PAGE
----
The twenty-first century is emerging as the Asian century. During the first half of this century, the Asian region, extending from the Pacific Ocean to the Arabian Sea and northwards, to include Central Asia, is likely to establish itself as the new centre of the economic universe. This will draw to a conclusion three centuries of Western dominance over the world economic resources and for much of this time, its political spaces. This transformation in the world economic order will not be painless either for the East or for the West. Indeed, the transition has the potential for causing much grief to the world as no established order is likely to cede its hegemony without challenge.
The significant point of departure during this phase of transition lies in the fact that the receding economic power of the West (also more broadly classified as the North), dominated by the United States (US), remains and is likely to remain in the immediate future the dominant military power. Historically, the dominant political power, whether it was Rome, Britain or the US was, within its own spheres of influence, also the dominant military as well as economic power. This erosion of the economic power of the West while retaining military dominance with the US and its North Atlantic Treaty Organization (NATO) allies, does not bode well for an easy transition for the global order.
How the established powers of the West, led again by the US, will react to this changing balance of economic power towards Asia, which has narrowed their competitive space and domestic employment opportunities, remains a challenge for the leaders of the Western world. How far the hitherto dominant West will go to preserve their hegemony over their economic order remains critical in determining whether the Asian century will evolve peacefully or through a process of turmoil. (Rehman Sobhan, ”The Political Economy of the Asian Century” in Manoranjan Mohanty, Vinod C. Khana, Biswajit Dhar (eds.) with a foreword by Boutros-Boutros Ghali, Building a Just World. Essays in Honour of Muchkund Dubey, India, New Delhi, Orient Black Swan, 2015, pp. 144-161).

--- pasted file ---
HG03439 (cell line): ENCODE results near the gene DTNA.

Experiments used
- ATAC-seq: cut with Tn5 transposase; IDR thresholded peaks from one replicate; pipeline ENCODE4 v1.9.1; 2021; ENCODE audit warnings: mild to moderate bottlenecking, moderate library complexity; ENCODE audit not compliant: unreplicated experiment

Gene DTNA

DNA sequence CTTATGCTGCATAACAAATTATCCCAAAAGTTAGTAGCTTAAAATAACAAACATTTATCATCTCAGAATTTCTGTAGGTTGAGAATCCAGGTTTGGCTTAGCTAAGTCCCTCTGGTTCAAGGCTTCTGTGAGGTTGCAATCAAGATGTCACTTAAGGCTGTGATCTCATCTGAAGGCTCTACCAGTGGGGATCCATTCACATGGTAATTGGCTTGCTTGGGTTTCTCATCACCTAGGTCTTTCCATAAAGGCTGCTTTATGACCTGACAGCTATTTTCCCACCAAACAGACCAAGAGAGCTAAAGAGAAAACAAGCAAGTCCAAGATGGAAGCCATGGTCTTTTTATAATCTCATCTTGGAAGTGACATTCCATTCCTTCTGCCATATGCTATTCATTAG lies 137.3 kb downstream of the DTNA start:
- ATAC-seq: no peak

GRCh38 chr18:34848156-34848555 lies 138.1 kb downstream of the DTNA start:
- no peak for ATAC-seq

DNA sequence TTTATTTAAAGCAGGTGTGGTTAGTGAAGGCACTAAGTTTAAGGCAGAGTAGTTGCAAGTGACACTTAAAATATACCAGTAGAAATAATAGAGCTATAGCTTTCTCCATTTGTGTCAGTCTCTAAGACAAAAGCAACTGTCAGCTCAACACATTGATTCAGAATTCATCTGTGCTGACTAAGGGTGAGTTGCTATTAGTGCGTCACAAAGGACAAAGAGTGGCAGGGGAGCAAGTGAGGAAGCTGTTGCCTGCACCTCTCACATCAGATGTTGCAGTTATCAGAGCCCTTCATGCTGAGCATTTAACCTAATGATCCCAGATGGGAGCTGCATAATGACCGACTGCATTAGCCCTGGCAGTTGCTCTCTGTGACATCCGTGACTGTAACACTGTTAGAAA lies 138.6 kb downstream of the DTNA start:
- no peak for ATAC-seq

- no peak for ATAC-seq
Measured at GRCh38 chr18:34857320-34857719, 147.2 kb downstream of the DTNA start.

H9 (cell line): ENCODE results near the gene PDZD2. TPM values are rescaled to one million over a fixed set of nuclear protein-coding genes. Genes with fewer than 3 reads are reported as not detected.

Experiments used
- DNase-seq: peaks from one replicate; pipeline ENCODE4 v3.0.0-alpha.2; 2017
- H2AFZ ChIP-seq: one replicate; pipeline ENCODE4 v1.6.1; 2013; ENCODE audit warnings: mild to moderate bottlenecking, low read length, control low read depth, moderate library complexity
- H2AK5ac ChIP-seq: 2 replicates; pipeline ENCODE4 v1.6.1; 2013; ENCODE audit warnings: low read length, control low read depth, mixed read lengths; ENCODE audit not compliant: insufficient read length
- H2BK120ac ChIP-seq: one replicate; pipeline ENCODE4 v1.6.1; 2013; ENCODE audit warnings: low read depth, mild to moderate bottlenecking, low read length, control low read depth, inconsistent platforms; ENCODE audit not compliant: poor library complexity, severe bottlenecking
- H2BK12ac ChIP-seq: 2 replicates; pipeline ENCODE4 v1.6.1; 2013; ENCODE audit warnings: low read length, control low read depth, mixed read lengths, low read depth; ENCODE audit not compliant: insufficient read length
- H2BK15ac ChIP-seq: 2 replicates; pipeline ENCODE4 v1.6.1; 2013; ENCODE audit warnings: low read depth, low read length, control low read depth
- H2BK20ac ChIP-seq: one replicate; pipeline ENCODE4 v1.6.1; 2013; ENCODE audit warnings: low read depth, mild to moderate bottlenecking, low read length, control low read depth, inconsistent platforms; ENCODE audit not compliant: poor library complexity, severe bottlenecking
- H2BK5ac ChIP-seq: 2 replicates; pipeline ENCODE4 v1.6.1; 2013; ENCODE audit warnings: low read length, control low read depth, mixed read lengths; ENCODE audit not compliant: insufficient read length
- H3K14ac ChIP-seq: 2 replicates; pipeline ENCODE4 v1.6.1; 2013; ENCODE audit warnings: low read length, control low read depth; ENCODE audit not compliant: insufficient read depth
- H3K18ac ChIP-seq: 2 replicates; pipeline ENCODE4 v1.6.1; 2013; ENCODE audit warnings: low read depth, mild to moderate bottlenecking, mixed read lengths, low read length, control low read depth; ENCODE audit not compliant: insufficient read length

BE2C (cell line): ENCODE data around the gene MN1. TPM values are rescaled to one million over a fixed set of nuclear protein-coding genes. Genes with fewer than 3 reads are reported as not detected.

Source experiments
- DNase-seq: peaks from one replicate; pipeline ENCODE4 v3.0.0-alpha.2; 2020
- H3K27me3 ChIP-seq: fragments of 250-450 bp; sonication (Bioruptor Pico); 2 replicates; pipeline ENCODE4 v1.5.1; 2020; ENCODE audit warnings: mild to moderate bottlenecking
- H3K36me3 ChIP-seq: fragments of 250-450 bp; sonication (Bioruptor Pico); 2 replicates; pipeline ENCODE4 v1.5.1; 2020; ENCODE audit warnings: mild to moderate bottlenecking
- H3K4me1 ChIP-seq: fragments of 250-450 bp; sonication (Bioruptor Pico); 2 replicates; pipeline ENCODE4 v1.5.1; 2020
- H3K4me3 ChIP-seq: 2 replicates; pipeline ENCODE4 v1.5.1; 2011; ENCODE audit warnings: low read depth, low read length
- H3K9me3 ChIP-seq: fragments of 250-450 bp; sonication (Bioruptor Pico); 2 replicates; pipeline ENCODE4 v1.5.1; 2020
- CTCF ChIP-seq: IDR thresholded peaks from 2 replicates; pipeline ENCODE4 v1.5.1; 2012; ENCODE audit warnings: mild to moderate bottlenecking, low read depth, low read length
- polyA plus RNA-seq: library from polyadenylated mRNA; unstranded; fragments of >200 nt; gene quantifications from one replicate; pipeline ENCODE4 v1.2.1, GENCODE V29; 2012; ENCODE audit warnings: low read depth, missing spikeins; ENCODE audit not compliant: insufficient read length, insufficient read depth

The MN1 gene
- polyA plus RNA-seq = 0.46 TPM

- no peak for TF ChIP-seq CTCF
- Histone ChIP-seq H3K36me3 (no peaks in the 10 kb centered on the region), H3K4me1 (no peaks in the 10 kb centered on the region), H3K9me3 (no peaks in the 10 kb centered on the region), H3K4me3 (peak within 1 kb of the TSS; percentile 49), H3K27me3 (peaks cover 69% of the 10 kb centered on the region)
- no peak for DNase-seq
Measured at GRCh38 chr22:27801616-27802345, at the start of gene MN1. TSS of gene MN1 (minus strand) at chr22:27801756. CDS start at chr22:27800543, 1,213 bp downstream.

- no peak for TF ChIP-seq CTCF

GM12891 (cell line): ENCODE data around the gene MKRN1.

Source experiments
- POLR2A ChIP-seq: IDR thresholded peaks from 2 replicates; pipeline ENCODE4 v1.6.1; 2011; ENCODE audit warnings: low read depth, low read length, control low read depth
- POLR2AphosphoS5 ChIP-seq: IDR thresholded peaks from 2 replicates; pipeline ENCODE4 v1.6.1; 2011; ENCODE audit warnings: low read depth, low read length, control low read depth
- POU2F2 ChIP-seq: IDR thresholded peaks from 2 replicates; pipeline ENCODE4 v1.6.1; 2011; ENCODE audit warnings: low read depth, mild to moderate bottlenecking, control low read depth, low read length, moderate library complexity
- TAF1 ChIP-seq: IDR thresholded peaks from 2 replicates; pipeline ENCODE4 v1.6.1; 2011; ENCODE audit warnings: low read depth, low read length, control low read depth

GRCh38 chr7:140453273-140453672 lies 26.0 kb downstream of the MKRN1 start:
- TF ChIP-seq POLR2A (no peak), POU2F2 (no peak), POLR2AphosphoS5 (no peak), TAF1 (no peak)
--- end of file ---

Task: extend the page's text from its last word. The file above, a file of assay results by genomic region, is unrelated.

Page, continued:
The quotation above raises many questions : will military powers continue to determine the future of the world ? Can military forces establish a world order based on peace, justice and non-violence ? Does economic development entail military development ? Is economic power equal with military power ? Is there any other force than military that may rule the world locally and globally ? Do the weak, the poor, the marginalized, the dominated, the discriminated, the oppressed, the disadvantaged have any chance to change their state of being in a non-violent way ?
It is to commemorate the 150th anniversary of Mahatma Gandhi that the questions of world order based on peace, justice and non-violence are chosen to be the main subject of presentation and discussion of the third edition of The Rise of Asia Conference Series. It encourages the participation of scholars from a wide range of scientific disciplines (area studies, cultural studies, ecology, economics, geography, history, humanities, languages, management, political and social sciences…) and practitioners from diverse professional fields (business, civil society, education, enterprise, government, management, parliament, public policy, social and solidarity movements…), based in diverse geographical areas (Africa, North and South America, Australia, Asia, Europe, Pacific…).
SPECIAL SESSIONS : TRIBUTE TO SAMIR AMIN AND OTHER TOPICS
A source of fundamental references of the Bandung Spirit-based Academic, Social and Solidarity Movements, SAMIR AMIN, passed away on August 12, 2018. A special session of the conference will be dedicated to a tribute to him. Those willing to present a tribute are invited to submit their proposal following the GUIDELINES FOR PRESENTER CANDIDATES described in the call for papers. Other special sessions/panels/roundtables/workshops will be dedicated to :
Asia-Middle East-North Africa
Social and solidarity movements
Tribute to Samir Amin